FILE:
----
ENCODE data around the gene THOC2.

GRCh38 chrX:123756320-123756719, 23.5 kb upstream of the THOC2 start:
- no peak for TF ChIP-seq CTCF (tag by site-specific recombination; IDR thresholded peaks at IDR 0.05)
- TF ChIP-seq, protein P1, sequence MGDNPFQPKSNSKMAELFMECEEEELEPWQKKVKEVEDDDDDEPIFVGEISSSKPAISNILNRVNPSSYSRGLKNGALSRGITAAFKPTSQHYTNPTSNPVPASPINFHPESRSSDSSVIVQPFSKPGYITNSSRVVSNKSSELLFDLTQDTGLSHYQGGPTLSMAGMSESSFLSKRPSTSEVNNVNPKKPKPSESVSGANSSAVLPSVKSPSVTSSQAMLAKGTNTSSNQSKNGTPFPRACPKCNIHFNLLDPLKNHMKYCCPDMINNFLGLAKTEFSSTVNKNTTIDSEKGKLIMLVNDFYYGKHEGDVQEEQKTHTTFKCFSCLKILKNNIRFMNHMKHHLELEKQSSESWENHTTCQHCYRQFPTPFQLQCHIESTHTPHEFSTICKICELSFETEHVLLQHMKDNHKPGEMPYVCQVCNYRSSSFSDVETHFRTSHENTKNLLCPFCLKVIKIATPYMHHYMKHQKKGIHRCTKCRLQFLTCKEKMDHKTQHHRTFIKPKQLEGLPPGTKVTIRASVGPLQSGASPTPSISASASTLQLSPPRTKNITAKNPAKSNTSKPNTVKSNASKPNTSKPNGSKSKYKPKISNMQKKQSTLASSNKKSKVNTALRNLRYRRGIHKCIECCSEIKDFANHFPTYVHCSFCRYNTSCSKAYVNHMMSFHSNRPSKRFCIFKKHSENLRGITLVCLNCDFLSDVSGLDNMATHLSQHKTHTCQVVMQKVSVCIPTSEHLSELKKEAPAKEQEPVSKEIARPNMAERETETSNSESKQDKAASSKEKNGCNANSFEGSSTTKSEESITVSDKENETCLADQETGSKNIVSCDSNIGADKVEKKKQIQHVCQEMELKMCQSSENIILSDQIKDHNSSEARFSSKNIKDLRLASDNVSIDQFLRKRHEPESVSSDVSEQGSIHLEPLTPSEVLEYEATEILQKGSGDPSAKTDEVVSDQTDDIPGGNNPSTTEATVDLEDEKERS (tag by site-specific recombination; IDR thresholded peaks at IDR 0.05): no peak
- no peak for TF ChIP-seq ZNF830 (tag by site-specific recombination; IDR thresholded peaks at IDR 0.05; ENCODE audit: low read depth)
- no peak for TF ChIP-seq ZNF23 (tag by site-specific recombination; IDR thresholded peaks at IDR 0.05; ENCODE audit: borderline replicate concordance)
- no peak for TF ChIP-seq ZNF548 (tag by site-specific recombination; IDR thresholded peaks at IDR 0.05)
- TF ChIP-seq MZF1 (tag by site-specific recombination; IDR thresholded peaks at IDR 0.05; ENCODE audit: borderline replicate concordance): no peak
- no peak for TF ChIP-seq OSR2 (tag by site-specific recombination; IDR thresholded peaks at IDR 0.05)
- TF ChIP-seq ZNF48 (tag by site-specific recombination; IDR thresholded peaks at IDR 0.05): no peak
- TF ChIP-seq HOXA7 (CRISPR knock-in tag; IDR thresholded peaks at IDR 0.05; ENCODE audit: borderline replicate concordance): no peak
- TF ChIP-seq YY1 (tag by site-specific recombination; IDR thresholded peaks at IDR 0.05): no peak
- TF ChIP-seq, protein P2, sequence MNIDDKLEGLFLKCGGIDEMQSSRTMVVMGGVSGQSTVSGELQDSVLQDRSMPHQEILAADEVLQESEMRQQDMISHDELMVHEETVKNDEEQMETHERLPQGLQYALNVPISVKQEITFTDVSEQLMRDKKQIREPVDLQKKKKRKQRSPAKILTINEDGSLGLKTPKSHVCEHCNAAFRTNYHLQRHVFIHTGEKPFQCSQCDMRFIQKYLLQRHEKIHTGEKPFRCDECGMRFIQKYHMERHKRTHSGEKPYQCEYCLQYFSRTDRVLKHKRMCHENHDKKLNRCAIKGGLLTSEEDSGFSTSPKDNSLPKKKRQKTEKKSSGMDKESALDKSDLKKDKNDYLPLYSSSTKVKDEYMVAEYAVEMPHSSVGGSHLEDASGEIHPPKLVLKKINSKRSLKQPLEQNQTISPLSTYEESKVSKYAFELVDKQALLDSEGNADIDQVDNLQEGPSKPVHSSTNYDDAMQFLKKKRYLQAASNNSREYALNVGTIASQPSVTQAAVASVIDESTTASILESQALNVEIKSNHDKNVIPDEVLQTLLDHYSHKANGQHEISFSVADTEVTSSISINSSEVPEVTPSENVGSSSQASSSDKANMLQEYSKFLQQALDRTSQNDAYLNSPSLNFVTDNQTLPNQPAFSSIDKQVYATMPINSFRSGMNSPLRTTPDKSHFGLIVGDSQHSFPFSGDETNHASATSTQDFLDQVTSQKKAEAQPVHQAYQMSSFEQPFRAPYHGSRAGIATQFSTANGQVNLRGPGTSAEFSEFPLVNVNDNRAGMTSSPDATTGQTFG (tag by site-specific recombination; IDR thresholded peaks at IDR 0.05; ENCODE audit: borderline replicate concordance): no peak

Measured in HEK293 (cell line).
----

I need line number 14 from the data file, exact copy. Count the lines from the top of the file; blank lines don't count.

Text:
Measured in HEK293 (cell line).